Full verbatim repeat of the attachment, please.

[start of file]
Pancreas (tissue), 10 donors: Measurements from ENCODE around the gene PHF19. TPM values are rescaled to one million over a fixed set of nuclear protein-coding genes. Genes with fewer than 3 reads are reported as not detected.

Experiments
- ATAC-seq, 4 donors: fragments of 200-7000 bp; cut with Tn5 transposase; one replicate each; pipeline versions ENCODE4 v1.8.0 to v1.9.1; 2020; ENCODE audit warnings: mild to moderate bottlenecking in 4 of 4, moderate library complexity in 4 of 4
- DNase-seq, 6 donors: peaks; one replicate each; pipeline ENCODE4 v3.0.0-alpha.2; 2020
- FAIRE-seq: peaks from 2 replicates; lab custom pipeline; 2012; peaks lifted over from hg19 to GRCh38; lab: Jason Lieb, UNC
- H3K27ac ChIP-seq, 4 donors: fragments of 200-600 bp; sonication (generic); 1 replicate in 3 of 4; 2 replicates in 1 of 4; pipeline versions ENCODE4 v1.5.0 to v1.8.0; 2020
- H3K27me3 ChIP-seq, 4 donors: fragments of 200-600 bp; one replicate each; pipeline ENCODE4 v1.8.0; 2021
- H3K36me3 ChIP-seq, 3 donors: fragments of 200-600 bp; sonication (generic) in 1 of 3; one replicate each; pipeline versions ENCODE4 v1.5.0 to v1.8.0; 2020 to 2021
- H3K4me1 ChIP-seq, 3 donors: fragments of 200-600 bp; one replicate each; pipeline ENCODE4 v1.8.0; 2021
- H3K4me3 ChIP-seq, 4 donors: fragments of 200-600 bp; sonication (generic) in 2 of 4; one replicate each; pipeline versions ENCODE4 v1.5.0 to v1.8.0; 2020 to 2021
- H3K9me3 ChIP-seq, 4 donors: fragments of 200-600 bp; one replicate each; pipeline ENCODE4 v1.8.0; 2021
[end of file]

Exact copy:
Pancreas (tissue), 10 donors: Measurements from ENCODE around the gene PHF19. TPM values are rescaled to one million over a fixed set of nuclear protein-coding genes. Genes with fewer than 3 reads are reported as not detected.

Experiments
- ATAC-seq, 4 donors: fragments of 200-7000 bp; cut with Tn5 transposase; one replicate each; pipeline versions ENCODE4 v1.8.0 to v1.9.1; 2020; ENCODE audit warnings: mild to moderate bottlenecking in 4 of 4, moderate library complexity in 4 of 4
- DNase-seq, 6 donors: peaks; one replicate each; pipeline ENCODE4 v3.0.0-alpha.2; 2020
- FAIRE-seq: peaks from 2 replicates; lab custom pipeline; 2012; peaks lifted over from hg19 to GRCh38; lab: Jason Lieb, UNC
- H3K27ac ChIP-seq, 4 donors: fragments of 200-600 bp; sonication (generic); 1 replicate in 3 of 4; 2 replicates in 1 of 4; pipeline versions ENCODE4 v1.5.0 to v1.8.0; 2020
- H3K27me3 ChIP-seq, 4 donors: fragments of 200-600 bp; one replicate each; pipeline ENCODE4 v1.8.0; 2021
- H3K36me3 ChIP-seq, 3 donors: fragments of 200-600 bp; sonication (generic) in 1 of 3; one replicate each; pipeline versions ENCODE4 v1.5.0 to v1.8.0; 2020 to 2021
- H3K4me1 ChIP-seq, 3 donors: fragments of 200-600 bp; one replicate each; pipeline ENCODE4 v1.8.0; 2021
- H3K4me3 ChIP-seq, 4 donors: fragments of 200-600 bp; sonication (generic) in 2 of 4; one replicate each; pipeline versions ENCODE4 v1.5.0 to v1.8.0; 2020 to 2021
- H3K9me3 ChIP-seq, 4 donors: fragments of 200-600 bp; one replicate each; pipeline ENCODE4 v1.8.0; 2021